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Species of animals or organisms are considered extinct when there are no more of them alive. Animals that are classified as "endangered" are at risk of becoming extinct.
Some animals are considered extinct in the wild. This means that the only surviving members of the species live in captivity, like in a zoo.
Animals become extinct for a variety of reasons. Today many animals are endangered or have become extinct due to the influence of humans. Some of the ways that animals become extinct are described below.
Over the course of history many species have become extinct. This is part of the natural process. Species may become extinct because of changes in climate (i.e. the ice age), competition with other species, a reduced food supply, or combinations of all of these.
Most natural extinctions are isolated events that happen over a fairly long period of time. Some, however, are major events that can cause mass extinctions and happen quickly. Perhaps the most famous of these was the extinction of the dinosaurs, which may have been due to a large meteorite striking the Earth.
Today many conservationists are concerned with human interaction causing species to become extinct. This is because human interaction has increased the rate of extinctions beyond what normally should occur in nature. More extinctions reduces the planet's biodiversity and can have adverse affects for all life on Earth.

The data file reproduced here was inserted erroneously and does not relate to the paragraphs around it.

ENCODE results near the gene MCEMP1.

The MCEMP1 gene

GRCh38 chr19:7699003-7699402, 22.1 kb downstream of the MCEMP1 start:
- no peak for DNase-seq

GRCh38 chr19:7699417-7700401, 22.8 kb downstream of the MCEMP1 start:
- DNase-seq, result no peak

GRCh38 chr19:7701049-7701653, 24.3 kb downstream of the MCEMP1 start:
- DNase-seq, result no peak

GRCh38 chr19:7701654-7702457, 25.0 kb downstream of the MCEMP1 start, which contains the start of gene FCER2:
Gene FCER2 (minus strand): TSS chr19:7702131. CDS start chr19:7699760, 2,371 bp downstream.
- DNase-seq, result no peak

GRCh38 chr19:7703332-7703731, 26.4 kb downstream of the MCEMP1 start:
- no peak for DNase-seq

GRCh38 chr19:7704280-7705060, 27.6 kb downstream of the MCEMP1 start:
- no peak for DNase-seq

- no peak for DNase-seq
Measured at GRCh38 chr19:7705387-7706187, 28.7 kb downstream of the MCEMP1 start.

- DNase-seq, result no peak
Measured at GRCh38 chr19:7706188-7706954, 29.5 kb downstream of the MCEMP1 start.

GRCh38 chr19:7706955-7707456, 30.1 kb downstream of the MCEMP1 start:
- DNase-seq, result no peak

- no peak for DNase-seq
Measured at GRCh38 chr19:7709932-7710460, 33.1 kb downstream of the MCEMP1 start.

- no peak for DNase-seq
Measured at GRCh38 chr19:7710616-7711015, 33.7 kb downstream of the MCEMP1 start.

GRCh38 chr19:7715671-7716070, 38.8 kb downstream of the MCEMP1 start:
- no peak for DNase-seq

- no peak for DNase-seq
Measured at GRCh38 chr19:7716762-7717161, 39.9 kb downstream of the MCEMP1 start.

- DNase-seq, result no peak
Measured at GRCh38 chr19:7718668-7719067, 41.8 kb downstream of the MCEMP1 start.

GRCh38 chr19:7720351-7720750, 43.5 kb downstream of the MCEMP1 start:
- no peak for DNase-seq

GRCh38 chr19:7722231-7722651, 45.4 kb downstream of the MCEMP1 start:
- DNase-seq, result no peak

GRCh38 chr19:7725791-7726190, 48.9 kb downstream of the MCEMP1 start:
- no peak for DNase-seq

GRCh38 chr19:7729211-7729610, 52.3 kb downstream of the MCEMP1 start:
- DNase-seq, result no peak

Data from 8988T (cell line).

Many species have been hunted to extinction or to the point where they are critically endangered. One example of this is the American Bison. There were millions of bison in the Great Plains of North America until the arrival of the Europeans. Hunting was so intense that only a few hundred were left by the time the animals became protected. Fortunately, they have survived on farms and ranches and are no longer endangered.
Species that live only on islands can also be easily hunted to extinction. Even the arrival of a small tribe can quickly eliminate an island species.
Furs, Skins, Feathers, Horns
Besides food, animals are often hunted for specific body parts like their fur, feathers, or horns. Sometimes these animals are the top predators and, therefore, do not have a large population to begin with. These species can be quickly hunted to extinction.
In Africa, the elephant was heavily hunted for its prized ivory horns. The population went from many millions to a few hundred thousand. Today the elephant is protected, but the population continues to drop in some areas due to poachers.
Another example is the tiger in China. The tiger was nearly hunted to extinction for both its valuable fur as well as its bones, which were traditionally used for medicine. Today it remains classified as an endangered species.